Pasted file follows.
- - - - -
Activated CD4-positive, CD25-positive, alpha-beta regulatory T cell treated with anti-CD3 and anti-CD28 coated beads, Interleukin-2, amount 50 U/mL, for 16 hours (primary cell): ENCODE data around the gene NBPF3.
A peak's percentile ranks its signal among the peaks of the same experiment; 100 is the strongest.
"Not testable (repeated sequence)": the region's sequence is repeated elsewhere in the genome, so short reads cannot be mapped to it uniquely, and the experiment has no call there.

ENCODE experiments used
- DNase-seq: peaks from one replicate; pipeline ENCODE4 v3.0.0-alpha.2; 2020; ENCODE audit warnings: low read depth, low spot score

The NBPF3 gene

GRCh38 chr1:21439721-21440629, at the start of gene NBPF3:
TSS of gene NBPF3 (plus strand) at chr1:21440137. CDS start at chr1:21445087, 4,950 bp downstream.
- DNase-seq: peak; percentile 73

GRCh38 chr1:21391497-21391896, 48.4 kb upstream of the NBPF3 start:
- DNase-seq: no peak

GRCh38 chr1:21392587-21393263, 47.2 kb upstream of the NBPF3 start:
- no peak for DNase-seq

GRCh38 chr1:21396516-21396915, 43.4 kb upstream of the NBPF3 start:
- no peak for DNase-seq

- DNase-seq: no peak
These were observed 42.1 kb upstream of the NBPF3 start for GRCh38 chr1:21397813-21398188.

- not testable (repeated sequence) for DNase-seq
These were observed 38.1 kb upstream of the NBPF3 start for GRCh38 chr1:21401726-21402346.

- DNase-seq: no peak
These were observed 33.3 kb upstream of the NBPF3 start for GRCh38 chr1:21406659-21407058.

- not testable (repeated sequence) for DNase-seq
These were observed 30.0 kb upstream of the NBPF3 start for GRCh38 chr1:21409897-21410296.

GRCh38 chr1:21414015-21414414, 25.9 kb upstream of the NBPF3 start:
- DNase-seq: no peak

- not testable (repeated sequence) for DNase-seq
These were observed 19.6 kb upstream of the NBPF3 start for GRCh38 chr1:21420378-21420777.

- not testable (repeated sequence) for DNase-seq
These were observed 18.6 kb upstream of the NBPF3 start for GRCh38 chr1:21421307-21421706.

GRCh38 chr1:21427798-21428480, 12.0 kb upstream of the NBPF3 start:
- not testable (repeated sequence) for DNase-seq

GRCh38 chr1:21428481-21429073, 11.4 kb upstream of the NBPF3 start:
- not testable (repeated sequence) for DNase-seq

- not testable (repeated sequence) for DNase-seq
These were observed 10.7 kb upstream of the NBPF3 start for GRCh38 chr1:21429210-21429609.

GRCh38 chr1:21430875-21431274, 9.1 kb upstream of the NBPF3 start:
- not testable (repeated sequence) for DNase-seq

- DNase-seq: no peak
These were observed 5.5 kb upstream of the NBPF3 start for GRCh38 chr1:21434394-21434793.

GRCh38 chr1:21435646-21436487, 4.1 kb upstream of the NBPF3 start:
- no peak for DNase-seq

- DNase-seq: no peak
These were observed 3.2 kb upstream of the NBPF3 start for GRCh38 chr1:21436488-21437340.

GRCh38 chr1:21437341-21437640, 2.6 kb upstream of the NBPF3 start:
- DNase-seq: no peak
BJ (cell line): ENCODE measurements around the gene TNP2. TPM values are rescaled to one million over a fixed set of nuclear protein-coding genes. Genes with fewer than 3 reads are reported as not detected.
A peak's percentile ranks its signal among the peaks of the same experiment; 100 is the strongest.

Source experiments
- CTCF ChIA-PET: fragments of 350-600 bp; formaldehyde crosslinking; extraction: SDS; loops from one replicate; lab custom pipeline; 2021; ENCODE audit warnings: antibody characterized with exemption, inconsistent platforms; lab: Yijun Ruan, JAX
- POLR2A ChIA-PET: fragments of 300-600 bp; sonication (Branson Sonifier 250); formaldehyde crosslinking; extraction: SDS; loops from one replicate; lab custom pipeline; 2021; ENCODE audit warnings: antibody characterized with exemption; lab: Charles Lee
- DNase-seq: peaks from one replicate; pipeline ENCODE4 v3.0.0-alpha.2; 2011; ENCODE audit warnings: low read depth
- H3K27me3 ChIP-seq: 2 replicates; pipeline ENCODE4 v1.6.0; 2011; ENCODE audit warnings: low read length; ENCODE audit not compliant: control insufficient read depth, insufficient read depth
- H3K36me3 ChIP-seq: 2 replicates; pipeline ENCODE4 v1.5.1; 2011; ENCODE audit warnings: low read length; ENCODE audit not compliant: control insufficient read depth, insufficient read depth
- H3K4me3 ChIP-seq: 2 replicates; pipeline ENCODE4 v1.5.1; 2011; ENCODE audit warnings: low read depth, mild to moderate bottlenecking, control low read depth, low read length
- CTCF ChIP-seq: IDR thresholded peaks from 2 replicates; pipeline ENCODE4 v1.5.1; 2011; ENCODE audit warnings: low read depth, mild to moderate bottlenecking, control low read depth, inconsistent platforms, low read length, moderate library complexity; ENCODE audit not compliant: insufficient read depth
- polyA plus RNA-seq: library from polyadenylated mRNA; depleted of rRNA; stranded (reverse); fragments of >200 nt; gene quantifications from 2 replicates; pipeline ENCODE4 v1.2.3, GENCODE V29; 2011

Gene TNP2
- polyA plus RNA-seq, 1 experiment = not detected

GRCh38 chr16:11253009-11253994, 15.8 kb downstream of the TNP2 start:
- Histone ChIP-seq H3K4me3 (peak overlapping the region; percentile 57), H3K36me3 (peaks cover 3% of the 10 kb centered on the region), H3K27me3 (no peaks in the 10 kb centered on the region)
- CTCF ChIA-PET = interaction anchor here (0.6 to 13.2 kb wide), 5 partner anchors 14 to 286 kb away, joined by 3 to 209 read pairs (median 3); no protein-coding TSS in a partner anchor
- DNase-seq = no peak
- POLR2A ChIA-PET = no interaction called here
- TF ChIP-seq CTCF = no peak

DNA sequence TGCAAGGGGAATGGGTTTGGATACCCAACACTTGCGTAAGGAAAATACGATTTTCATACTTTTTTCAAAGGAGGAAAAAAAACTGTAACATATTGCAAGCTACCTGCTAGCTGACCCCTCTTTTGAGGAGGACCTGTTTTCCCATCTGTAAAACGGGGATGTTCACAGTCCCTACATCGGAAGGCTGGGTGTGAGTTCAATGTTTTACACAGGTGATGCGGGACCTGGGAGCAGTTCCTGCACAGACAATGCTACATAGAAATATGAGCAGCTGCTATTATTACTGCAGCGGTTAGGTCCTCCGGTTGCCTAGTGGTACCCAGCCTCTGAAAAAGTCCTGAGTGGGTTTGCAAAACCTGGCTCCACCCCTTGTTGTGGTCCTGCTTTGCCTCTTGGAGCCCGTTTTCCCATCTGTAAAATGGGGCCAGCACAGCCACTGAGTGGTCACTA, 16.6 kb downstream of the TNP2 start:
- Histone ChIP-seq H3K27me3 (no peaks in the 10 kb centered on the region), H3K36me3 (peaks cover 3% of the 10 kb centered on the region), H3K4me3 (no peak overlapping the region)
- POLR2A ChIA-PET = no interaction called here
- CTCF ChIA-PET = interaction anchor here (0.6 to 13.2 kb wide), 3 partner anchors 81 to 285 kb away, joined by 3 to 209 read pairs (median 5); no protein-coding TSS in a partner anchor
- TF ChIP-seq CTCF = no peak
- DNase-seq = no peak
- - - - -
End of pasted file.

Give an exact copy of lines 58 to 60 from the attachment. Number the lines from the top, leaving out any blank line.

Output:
- polyA plus RNA-seq, 1 experiment = not detected

GRCh38 chr16:11253009-11253994, 15.8 kb downstream of the TNP2 start:
- Histone ChIP-seq H3K4me3 (peak overlapping the region; percentile 57), H3K36me3 (peaks cover 3% of the 10 kb centered on the region), H3K27me3 (no peaks in the 10 kb centered on the region)